Each of the tabs gives you a selection of over-sized icons for various programs, including web browser Firefox, mail client Thunderbird, Skype, OpenOffice office tools, games, SMPlayer media player. The icons have simplified names underneath them, making the recognition of the programs easy for a beginner, but providing some annoyance to someone who would really like to know, for example, which media player he or she is going to launch by clicking on the icon. The Favorites tab allows you to collect together all those programs that you use most often.
Similarly, the Add/Remove Programs icon does not launch Synaptic, like one might expect, but merely a program that checks for system and program updates. If you actually want to browse the repositories for additional programs and games, you have to launch Synaptic from the terminal window and perhaps add additional repositories so that you can actually find stuff to install. And if you install new games or programs with Synaptic, they will not automatically be given icons in the UI tabs – again you need to edit system files by hand.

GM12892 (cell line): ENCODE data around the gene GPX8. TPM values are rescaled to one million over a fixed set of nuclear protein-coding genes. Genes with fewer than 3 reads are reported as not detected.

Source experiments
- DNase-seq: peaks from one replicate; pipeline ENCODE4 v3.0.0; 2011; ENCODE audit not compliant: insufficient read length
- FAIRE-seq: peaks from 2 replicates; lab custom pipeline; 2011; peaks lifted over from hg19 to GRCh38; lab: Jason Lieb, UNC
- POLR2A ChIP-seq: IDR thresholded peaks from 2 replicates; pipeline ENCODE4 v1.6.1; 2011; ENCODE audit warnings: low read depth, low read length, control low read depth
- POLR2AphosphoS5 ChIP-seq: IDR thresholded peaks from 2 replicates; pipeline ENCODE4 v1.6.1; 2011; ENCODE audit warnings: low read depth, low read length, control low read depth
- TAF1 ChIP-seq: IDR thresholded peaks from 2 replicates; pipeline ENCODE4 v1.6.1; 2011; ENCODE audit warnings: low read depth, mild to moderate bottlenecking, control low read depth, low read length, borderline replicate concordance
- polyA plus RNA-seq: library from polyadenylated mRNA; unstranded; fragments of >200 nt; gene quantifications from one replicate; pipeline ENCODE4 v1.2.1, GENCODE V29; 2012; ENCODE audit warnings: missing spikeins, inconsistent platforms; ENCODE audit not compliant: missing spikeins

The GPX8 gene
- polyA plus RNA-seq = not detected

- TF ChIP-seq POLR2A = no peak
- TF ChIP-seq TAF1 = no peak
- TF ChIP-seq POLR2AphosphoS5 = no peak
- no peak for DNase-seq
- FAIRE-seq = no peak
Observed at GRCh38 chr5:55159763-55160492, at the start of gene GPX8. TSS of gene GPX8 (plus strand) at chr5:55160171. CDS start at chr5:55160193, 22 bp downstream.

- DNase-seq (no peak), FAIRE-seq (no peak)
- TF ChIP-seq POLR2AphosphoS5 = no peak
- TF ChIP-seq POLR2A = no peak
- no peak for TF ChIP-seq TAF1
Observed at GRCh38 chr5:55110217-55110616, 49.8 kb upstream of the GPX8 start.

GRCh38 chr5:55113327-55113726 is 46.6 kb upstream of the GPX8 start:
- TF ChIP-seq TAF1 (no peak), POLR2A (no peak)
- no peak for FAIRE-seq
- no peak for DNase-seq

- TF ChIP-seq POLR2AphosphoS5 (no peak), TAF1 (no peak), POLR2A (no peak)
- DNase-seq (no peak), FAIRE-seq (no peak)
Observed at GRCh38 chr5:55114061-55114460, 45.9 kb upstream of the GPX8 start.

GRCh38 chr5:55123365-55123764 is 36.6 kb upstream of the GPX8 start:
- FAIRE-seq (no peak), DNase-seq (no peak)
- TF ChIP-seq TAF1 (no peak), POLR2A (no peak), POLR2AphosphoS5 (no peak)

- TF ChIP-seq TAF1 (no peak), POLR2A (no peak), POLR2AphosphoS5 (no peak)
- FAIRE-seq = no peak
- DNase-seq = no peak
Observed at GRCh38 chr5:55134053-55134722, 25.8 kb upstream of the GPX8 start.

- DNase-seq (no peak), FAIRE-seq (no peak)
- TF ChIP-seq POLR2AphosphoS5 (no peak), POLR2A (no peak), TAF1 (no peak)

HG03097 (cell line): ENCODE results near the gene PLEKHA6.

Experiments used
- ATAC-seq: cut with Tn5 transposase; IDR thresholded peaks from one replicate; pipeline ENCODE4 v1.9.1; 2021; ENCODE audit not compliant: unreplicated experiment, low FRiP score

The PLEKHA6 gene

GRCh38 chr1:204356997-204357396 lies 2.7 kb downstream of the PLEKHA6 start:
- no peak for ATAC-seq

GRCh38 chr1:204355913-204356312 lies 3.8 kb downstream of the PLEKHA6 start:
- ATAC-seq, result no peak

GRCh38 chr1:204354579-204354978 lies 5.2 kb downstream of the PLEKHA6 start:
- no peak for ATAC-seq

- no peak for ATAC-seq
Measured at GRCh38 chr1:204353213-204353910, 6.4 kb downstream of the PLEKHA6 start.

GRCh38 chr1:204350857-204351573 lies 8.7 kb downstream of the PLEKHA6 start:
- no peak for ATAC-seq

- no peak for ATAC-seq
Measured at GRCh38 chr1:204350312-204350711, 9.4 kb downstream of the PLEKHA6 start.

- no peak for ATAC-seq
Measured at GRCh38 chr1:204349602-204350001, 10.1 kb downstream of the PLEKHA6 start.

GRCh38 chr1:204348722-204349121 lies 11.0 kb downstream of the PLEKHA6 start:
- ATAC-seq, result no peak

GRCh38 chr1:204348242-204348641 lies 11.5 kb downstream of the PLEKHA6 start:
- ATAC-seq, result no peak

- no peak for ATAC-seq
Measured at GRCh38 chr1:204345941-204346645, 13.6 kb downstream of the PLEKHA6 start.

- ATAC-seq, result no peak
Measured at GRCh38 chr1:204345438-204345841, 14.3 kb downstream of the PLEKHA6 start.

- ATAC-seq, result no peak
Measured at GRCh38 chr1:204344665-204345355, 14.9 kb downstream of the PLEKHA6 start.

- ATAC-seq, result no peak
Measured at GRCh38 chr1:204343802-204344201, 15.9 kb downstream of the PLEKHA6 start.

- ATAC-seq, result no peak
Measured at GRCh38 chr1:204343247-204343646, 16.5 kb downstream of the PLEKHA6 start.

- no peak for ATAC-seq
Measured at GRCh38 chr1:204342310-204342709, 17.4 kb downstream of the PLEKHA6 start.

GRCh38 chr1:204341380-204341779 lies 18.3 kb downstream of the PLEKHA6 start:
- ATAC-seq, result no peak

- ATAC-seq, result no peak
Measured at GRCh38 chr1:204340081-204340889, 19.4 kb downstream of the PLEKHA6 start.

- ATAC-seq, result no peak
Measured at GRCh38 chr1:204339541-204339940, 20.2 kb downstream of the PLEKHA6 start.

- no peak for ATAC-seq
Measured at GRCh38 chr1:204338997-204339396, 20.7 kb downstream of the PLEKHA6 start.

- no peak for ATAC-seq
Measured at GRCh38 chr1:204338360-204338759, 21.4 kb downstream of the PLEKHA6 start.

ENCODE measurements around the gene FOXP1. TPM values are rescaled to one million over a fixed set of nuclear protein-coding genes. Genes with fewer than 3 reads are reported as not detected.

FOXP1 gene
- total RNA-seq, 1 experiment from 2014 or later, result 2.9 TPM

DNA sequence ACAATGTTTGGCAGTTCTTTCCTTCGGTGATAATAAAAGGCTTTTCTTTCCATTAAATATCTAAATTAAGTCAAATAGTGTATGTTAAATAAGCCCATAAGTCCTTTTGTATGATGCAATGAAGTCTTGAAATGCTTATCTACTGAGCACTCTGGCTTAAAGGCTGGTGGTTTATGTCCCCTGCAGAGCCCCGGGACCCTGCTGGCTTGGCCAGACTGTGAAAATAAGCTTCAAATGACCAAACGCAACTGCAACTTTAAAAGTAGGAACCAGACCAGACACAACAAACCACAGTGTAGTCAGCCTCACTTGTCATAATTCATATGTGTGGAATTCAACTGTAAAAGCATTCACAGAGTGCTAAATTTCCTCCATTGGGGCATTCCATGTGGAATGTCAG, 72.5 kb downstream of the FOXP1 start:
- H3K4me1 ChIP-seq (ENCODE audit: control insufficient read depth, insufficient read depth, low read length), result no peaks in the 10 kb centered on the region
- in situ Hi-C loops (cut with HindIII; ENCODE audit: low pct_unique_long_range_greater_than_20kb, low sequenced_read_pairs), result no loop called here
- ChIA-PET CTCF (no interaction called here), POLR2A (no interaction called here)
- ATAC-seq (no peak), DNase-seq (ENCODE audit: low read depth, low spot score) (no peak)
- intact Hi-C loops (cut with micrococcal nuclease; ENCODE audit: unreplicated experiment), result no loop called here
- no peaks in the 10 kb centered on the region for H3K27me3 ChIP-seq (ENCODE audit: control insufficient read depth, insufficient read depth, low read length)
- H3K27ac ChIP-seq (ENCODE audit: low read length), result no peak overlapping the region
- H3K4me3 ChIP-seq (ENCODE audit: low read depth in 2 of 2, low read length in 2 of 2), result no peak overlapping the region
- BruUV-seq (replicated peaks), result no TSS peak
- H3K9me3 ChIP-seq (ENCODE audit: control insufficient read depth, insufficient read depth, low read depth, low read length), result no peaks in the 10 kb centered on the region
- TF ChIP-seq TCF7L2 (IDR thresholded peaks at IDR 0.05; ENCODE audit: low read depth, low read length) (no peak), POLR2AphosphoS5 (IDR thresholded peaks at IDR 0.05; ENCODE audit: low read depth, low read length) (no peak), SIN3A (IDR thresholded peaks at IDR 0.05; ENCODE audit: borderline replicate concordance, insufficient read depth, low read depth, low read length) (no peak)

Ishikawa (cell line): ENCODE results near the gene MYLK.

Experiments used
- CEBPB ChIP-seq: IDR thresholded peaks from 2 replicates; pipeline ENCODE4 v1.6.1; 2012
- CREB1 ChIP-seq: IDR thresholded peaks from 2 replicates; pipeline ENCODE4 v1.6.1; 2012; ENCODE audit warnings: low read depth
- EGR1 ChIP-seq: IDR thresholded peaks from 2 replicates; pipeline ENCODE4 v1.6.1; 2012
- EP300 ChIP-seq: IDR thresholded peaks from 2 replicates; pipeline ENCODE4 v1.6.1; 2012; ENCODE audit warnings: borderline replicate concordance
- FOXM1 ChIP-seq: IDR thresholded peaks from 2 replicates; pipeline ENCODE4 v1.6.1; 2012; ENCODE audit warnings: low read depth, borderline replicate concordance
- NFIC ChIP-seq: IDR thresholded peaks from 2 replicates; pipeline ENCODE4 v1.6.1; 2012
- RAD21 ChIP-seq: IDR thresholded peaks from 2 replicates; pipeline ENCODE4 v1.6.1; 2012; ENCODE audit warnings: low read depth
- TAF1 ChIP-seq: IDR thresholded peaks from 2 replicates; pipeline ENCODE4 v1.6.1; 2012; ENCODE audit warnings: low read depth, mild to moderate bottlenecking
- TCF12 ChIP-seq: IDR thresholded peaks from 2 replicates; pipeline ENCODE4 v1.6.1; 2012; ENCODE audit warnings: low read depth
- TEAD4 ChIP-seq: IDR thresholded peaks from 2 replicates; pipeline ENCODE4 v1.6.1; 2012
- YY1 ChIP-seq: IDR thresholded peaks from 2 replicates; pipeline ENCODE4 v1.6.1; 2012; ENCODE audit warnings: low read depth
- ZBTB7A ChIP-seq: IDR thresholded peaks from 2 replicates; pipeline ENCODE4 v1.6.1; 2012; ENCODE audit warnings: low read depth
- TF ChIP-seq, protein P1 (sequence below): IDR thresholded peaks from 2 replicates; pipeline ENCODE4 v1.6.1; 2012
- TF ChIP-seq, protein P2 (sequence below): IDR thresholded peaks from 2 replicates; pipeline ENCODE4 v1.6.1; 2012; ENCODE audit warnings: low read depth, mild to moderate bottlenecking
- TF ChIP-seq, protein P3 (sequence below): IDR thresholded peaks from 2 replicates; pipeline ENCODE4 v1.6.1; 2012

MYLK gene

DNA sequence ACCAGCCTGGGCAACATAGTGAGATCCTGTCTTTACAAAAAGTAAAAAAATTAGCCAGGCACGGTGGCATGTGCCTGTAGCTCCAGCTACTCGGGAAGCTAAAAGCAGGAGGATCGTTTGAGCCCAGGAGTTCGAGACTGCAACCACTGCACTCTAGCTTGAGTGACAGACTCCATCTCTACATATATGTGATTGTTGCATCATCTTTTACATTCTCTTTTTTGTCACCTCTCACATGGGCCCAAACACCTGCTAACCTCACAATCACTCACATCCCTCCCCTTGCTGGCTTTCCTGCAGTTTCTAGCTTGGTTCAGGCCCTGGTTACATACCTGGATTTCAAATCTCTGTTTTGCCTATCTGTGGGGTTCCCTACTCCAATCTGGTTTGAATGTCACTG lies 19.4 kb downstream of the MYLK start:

The specs of the EeePC 900 are: Intel Celeron processor, 1024Mb system memory, 20GB SSD (4GB system SSD and slower 16GB SSD for user's files). In addition, you get 3 USB ports, an MMC SD/HD card reader, Lan port, RGB port and the usual headphone/microphone plugs. The EeePC itself has a 1.3 megapixel web camera, speakers and a microphone built-in so you don't need any extra gear for making Skype video calls.
Anyone looking for a powerhouse should steer clear of all the netbooks on the market – these computers are best described as secondary computers that you use in places where you don't have access to regular desktop computers or more powerful laptops. In no way are these computers meant to run the latest and greatest games, but you can expect them to run some older titles just as long as they behave well with the limitations of the screen resolution.